In the 1930’s the WPA (Works Progress Administration) supported many artists including several with definite American Gothic leanings. Thomas Hart Benton’s post-Van Gogh murals and paintings occasionally showed the frightening side of rural America. His Approaching Storm and Prodigal are masterpieces.
The WPA artist who calls forth most eerily with a vision of a lonely desolate America is Edward Hopper. His justly famous Nighthawks is one of the pinnacles of American art and, like most American Gothic work, is completely unaffiliated with the trends of the art world. In Hopper we enter a world of isolation and starkness that is in full concord with the American Gothic prophecy. And quite clearly Hopper’s work has much in common with the worlds of the Hardboiled Detective and Film Noir. (But we’ll leave aside those implications for now.)
At last we come to the 1950’s and another fountainhead of the American Gothic: EC Comics, particularly their horror titles. Starting from the point where Virgil Finlay left off artists like Johnny Craig and ‘Ghastly’ Graham Engels might conjure up a deeply unsettling apparition of the dark heart of America. One cannot overstate the influence of EC Comics upon contemporary horror films. Just one example: George Romero’s decaying walking dead can be found here in a form halfway between the Haitian zombie and the living dead of contemporary culture. EC Comics were so intense that they were eventually banned. But in fact they were quite intelligent and their art might truly be seen as a high water mark of comic book history.
Then came the hippie generation and while the multiplicity of paeans to a kind of overblown indiscriminate love infested both the world and the word underneath the naïveté darker questioning American Gothic seeds began to sprout. One could argue that the underground comics in their scatological anarchy contained many American Gothic ideas. The works of Jaxon, Jack Jackson, come to mind readily. And R. Crumb’s work would eventually shift tone from bubbly acid playgrounds to a veritable Gothic gallery of a decaying America. Meanwhile even at DC Comics, a bastion of caped superheroes, a strange scarecrow-like figure, Brother Power, The Geek, betrayed the hallucination of a gothicized version of what the hippies themselves would eventually look like drenched in dark psychedelia.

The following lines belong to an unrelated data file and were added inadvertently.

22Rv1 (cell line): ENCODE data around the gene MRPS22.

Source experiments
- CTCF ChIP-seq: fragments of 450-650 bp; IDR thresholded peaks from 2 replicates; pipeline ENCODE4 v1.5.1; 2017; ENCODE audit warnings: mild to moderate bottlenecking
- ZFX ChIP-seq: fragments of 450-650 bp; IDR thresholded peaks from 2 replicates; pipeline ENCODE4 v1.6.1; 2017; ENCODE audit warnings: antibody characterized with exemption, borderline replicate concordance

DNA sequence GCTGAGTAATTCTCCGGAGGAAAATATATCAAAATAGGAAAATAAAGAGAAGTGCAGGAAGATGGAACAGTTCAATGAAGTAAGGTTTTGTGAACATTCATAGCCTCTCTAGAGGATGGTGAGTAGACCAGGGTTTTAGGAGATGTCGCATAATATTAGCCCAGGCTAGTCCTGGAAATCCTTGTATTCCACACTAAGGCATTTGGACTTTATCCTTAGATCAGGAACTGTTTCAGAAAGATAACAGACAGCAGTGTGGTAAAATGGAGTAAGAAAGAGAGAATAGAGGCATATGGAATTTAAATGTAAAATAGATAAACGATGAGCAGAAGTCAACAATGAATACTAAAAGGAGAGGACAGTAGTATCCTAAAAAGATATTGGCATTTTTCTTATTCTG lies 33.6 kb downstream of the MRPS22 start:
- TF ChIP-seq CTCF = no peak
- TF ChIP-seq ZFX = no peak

In comic book land the American Gothic urge was being revived in other ways: First through Warren’s Creepy and Eerie Magazines, then through the arts of many mainstream comic artists, of whom Bernie Wrightson stands out as one of the great American Gothic artists of anytime. In the Seventies he drew vampires, aliens, superheroes and the rest, but his Gothic Americana stands out. Strongly influenced by EC Comics his works often summon up the more unnerving aspects of the American nightmare. Mementos is more than just Norman Rockwell’s rural inversion. It delivers such a strong statement of that gulp-worthy sense of American Gothic black humor as well. In comes as no surprise that Wrightson also depicted a stunning variation on The Texas Chainsaw Massacre. (See American Gothic #1) And his interest in the dark carnival Freak Show is perfectly consistent with the deepest traditions of the American Gothic idea.
Wrightson also understands the power of the EC & Romero styled zombie as the personification of future dread. And it is his fascination not only with the macabre but the specifically decayed dream of an America at the close of its classic age that links him with the nauseating bleakness of outsider artist Joe Coleman. Coleman in his performance art bit the heads off mice, in direct emulation of the sideshow geek, stubbed out cigars on his face and blew himself up with fireworks at that most American of events, the high school reunion. Meanwhile his crammed paintings were filled with the decadent icons of a psychotic country: Charles Manson, Ed Gein, PT Barnum and Quantrill’s raid on Lawrence Kansas. Joe may be an outsider to the art world, but his work is perfectly in line with American Gothic tradition.
American Gothic Art lives like its subject matter on the fringes of an America grown almost pathologically optimistic. Its citizens thrive on conspiracy theories while living vicariously through various commercial pop culture mirages. American Gothic Art, unlike the regnant postmodern species, holds up the prophetic mirror of a ruined future rooted in an abandoned past and a deaf and blind present. As we move on into American Gothic Film we see these motifs intensified.
Come back again if you dare…